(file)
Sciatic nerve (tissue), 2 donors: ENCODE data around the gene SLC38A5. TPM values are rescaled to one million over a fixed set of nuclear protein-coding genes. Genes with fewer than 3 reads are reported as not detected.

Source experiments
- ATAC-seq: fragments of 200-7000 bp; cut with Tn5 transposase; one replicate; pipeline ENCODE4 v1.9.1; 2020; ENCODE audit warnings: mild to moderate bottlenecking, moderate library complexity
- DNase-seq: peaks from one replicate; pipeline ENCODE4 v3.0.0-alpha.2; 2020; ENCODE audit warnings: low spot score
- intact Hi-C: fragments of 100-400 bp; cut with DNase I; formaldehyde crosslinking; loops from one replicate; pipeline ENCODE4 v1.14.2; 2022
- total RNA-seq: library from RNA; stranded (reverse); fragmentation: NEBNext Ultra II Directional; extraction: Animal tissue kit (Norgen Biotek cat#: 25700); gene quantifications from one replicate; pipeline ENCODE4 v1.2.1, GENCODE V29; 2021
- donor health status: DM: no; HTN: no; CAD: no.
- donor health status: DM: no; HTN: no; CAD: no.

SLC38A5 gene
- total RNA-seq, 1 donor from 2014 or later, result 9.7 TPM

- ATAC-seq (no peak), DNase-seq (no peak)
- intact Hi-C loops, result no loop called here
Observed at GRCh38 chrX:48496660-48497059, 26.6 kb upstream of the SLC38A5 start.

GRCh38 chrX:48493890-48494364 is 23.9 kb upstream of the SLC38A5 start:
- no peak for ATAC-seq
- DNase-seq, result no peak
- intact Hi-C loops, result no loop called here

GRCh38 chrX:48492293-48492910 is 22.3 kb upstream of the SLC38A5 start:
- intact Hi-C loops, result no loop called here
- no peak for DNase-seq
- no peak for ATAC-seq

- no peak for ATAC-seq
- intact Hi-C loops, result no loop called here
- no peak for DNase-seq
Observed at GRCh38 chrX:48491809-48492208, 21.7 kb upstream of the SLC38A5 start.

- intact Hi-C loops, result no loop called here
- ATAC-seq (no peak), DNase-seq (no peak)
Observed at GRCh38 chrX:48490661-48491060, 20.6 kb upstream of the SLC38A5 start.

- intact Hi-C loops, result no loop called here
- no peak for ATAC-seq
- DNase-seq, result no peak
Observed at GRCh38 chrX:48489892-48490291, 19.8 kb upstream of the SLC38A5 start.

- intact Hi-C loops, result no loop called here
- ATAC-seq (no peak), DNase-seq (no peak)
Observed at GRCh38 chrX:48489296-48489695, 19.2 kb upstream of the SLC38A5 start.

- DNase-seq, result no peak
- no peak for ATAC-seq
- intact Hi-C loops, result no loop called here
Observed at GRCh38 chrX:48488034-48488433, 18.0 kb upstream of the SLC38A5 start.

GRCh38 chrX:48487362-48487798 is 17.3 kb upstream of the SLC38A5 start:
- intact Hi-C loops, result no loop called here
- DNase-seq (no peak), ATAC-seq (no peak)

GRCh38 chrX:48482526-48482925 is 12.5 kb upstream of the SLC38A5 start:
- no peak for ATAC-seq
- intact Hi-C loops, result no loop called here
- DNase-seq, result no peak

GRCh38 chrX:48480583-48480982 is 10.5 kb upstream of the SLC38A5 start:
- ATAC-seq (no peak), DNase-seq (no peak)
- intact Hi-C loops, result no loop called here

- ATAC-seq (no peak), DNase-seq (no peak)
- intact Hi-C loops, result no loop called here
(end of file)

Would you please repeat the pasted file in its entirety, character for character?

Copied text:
Sciatic nerve (tissue), 2 donors: ENCODE data around the gene SLC38A5. TPM values are rescaled to one million over a fixed set of nuclear protein-coding genes. Genes with fewer than 3 reads are reported as not detected.

Source experiments
- ATAC-seq: fragments of 200-7000 bp; cut with Tn5 transposase; one replicate; pipeline ENCODE4 v1.9.1; 2020; ENCODE audit warnings: mild to moderate bottlenecking, moderate library complexity
- DNase-seq: peaks from one replicate; pipeline ENCODE4 v3.0.0-alpha.2; 2020; ENCODE audit warnings: low spot score
- intact Hi-C: fragments of 100-400 bp; cut with DNase I; formaldehyde crosslinking; loops from one replicate; pipeline ENCODE4 v1.14.2; 2022
- total RNA-seq: library from RNA; stranded (reverse); fragmentation: NEBNext Ultra II Directional; extraction: Animal tissue kit (Norgen Biotek cat#: 25700); gene quantifications from one replicate; pipeline ENCODE4 v1.2.1, GENCODE V29; 2021
- donor health status: DM: no; HTN: no; CAD: no.
- donor health status: DM: no; HTN: no; CAD: no.

SLC38A5 gene
- total RNA-seq, 1 donor from 2014 or later, result 9.7 TPM

- ATAC-seq (no peak), DNase-seq (no peak)
- intact Hi-C loops, result no loop called here
Observed at GRCh38 chrX:48496660-48497059, 26.6 kb upstream of the SLC38A5 start.

GRCh38 chrX:48493890-48494364 is 23.9 kb upstream of the SLC38A5 start:
- no peak for ATAC-seq
- DNase-seq, result no peak
- intact Hi-C loops, result no loop called here

GRCh38 chrX:48492293-48492910 is 22.3 kb upstream of the SLC38A5 start:
- intact Hi-C loops, result no loop called here
- no peak for DNase-seq
- no peak for ATAC-seq

- no peak for ATAC-seq
- intact Hi-C loops, result no loop called here
- no peak for DNase-seq
Observed at GRCh38 chrX:48491809-48492208, 21.7 kb upstream of the SLC38A5 start.

- intact Hi-C loops, result no loop called here
- ATAC-seq (no peak), DNase-seq (no peak)
Observed at GRCh38 chrX:48490661-48491060, 20.6 kb upstream of the SLC38A5 start.

- intact Hi-C loops, result no loop called here
- no peak for ATAC-seq
- DNase-seq, result no peak
Observed at GRCh38 chrX:48489892-48490291, 19.8 kb upstream of the SLC38A5 start.

- intact Hi-C loops, result no loop called here
- ATAC-seq (no peak), DNase-seq (no peak)
Observed at GRCh38 chrX:48489296-48489695, 19.2 kb upstream of the SLC38A5 start.

- DNase-seq, result no peak
- no peak for ATAC-seq
- intact Hi-C loops, result no loop called here
Observed at GRCh38 chrX:48488034-48488433, 18.0 kb upstream of the SLC38A5 start.

GRCh38 chrX:48487362-48487798 is 17.3 kb upstream of the SLC38A5 start:
- intact Hi-C loops, result no loop called here
- DNase-seq (no peak), ATAC-seq (no peak)

GRCh38 chrX:48482526-48482925 is 12.5 kb upstream of the SLC38A5 start:
- no peak for ATAC-seq
- intact Hi-C loops, result no loop called here
- DNase-seq, result no peak

GRCh38 chrX:48480583-48480982 is 10.5 kb upstream of the SLC38A5 start:
- ATAC-seq (no peak), DNase-seq (no peak)
- intact Hi-C loops, result no loop called here

- ATAC-seq (no peak), DNase-seq (no peak)
- intact Hi-C loops, result no loop called here